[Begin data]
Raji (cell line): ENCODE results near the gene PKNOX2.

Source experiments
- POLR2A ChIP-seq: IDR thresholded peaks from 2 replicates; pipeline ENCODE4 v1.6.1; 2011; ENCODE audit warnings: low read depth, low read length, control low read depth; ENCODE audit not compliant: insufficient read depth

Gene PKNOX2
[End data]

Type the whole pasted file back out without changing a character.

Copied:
Raji (cell line): ENCODE results near the gene PKNOX2.

Source experiments
- POLR2A ChIP-seq: IDR thresholded peaks from 2 replicates; pipeline ENCODE4 v1.6.1; 2011; ENCODE audit warnings: low read depth, low read length, control low read depth; ENCODE audit not compliant: insufficient read depth

Gene PKNOX2